Health Education Credentialing
Credentialing is an umbrella term referring to the various means employed to designate
that individuals or organizations have met or exceeded established standards. These may
include certification, registration or licensure of individuals, or accreditation of
organizations. The health education profession has chosen certification as the method of
individual credentialing for the profession. Certification is the process by which a
nongovernmental agency or association grants recognition to an individual who has met
predetermined qualifications specified by the agency or association. Typical qualifications
include graduation from an accredited or approved program and acceptable performance
on a qualifying examination or series of examinations.
NCHEC's voluntary professional certification program establishes a national standard for
individual health education practitioners. It differs from state and local certifications and
registries in that the requirements do not vary from one locale to another.
How does national certification benefit practitioners and the public?
- Establishes a national standard of practice for all health education specialists
- Attests to the individual health education specialists' knowledge and skills
- Assists employers in identifying qualified health education practitioners
- Develops a sense of pride and accomplishment among certified health education
- Promotes continued professional development for health education specialists
The CHES and MCHES certification programs have met rigorous standards set by the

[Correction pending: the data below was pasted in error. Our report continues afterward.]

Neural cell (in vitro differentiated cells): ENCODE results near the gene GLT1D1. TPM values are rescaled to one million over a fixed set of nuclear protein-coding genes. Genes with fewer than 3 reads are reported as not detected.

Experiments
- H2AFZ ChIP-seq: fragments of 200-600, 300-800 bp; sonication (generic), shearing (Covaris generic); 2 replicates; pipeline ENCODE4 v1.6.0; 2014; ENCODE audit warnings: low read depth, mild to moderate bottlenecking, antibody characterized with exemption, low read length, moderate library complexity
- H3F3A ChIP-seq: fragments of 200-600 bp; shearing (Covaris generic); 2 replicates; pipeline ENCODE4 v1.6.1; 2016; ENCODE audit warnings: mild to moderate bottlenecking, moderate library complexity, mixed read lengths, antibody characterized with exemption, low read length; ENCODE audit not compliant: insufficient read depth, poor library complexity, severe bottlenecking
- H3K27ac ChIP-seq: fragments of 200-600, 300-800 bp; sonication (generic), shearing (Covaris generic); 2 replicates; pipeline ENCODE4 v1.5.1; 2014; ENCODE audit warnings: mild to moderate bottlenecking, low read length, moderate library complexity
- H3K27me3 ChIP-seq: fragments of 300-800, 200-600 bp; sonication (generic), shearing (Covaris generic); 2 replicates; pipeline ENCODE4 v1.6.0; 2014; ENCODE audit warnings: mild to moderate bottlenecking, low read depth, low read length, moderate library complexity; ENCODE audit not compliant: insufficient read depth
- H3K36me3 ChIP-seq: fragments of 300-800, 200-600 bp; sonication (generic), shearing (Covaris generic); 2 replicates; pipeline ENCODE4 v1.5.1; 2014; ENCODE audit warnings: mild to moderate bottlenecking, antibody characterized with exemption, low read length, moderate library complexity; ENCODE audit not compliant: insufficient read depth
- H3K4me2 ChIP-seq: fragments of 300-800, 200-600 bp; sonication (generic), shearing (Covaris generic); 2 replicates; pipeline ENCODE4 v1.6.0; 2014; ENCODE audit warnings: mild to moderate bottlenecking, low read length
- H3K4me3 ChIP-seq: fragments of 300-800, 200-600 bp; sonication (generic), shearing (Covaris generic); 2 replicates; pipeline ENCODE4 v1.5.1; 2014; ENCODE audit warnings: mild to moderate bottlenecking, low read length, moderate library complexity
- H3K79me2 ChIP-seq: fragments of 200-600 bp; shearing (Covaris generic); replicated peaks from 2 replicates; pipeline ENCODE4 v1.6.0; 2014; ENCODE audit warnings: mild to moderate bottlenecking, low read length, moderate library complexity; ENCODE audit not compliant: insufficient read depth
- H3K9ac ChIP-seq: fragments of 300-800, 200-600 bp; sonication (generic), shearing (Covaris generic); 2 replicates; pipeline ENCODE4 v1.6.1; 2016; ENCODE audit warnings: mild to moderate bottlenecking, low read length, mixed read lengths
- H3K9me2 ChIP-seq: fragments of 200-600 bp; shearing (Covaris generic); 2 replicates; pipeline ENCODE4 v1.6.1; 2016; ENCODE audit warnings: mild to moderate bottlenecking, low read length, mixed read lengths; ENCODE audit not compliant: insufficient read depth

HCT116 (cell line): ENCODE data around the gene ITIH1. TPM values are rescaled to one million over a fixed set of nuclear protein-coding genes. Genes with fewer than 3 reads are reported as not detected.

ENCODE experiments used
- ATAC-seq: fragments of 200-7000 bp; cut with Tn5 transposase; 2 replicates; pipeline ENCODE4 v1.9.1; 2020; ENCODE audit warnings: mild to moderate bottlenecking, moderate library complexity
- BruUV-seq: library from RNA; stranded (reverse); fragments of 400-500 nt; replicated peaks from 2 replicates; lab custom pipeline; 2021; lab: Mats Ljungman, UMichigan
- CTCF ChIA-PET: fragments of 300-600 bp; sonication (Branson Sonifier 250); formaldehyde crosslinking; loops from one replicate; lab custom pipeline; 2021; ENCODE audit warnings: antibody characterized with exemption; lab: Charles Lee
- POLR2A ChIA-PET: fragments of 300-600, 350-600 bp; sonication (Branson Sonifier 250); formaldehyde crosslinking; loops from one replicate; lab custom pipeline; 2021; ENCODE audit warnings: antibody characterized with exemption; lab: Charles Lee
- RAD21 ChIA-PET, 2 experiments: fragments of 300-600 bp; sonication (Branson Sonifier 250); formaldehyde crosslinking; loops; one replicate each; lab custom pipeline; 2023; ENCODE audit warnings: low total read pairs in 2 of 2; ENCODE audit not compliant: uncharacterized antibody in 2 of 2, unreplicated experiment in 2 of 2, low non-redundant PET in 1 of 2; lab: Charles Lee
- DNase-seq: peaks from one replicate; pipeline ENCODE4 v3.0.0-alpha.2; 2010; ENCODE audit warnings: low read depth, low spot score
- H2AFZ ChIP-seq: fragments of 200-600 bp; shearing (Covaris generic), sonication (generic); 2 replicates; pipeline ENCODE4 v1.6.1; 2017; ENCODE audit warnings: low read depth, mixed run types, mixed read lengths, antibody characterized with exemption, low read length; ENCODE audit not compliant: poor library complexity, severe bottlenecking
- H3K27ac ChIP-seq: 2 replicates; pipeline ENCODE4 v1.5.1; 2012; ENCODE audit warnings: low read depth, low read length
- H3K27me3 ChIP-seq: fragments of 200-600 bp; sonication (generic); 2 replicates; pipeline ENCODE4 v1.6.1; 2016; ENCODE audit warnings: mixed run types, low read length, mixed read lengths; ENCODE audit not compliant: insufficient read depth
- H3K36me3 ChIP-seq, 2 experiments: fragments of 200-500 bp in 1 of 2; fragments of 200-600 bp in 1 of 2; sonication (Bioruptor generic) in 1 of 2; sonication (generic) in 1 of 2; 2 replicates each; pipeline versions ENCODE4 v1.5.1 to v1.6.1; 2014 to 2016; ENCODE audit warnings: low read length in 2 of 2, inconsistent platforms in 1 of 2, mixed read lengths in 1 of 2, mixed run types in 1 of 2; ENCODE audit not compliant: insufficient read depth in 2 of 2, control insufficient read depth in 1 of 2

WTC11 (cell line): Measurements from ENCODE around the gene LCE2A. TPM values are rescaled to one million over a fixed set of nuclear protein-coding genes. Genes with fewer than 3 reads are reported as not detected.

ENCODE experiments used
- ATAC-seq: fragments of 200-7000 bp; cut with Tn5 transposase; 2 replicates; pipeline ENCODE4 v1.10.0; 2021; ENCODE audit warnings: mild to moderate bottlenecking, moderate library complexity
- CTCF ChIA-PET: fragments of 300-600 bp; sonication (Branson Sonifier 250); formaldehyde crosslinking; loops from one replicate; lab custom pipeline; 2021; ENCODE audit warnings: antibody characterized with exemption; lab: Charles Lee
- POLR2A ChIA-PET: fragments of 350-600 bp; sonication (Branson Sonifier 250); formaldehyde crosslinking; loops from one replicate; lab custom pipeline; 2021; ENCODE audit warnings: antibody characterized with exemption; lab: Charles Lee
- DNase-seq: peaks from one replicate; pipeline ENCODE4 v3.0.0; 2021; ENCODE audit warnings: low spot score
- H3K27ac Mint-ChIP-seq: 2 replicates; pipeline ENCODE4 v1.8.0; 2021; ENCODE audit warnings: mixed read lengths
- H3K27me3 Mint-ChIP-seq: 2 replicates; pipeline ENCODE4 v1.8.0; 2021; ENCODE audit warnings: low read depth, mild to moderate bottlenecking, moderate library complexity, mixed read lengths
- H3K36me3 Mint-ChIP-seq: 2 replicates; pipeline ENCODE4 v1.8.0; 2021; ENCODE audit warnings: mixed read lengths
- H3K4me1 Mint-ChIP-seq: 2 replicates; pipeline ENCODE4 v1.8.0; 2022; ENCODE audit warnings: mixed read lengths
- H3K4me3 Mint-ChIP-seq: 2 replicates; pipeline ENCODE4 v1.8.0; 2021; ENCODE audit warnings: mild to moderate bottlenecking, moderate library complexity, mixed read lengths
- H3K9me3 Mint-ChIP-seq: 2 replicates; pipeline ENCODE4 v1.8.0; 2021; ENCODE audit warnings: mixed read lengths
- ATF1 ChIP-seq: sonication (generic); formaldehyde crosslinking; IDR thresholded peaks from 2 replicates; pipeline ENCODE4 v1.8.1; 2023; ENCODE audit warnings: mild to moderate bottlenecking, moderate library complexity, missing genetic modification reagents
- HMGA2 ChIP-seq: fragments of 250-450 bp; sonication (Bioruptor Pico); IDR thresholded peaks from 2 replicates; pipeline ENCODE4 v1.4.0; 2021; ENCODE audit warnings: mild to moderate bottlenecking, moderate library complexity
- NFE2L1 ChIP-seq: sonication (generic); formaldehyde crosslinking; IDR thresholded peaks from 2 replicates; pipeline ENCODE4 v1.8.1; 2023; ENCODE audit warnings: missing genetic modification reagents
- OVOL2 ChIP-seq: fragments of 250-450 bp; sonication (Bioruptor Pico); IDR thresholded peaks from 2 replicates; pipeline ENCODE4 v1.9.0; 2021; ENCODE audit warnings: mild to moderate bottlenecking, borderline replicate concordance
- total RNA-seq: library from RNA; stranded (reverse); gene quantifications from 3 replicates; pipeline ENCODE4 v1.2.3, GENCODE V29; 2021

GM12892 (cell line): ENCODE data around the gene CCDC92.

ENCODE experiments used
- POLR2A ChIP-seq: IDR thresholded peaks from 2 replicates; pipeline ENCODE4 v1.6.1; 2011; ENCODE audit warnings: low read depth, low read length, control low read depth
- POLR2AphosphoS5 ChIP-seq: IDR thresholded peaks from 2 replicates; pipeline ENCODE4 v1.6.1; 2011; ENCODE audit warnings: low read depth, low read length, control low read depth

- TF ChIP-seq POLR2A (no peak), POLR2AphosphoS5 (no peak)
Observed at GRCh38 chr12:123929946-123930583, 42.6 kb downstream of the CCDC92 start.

National Commission for Certifying Agencies (NCCA). The CHES certification program has
been NCCA accredited since 2008 and the MCHES certification program since 2013. The
NCCA was developed, in order to “ensure the health, welfare, and safety of the public
through the accreditation of a variety of certification programs/organizations that assess
professional competence”. The NCCA standards require demonstration of a valid and
reliable process for development, implementation, maintenance and governance of
The NCHEC leadership has made a commitment to align with NCCA standards in the
development and ongoing implementation of the health education certifications specifically
by conducting a job/practice analysis periodically. The CHES and MCHES credentials are
among the over 300 NCCA accredited programs for 120 organizations including but not limited to nursing, counseling, and respiratory therapy.
Recently, NCHEC earned accreditation as a Personnel Certification Body by the International Accreditation Service (IAS). Accreditation provides a global benchmark for personnel certification programs to ensure consistent, comparable and reliable operations worldwide. IAS
is one of the leading accreditation bodies in the United States and a signatory
to several international mutual recognition arrangements (MRAs). A recognized
accreditation body since 1975, IAS accredits more than 800 organizations.
accreditation provides quality assurance to the public and other stakeholders
that NCHEC’s policies and procedures comply with high international standards
of practice for certifying agencies. IAS recognition demonstrates NCHEC’s
ongoing commitment to meeting the highest credentialing standards of practice
for the health education/promotion profession.
The National Commission for Health Education Credentialing continues to show solid growth in certifying both CHES and MCHES. The 2015 exam cycles had the highest number of registrations out of all previous cycles with a total of 2736 CHES registrants and 170 MCHES registrants. To date, there are over 12,000 CHES and MCHES working in every state in the United States as well as others who are practicing internationally.
Figure 1: 5 Year Comparison Study - CHES registrants
Figure 2: 5 Year Comparison Study - MCHES registrants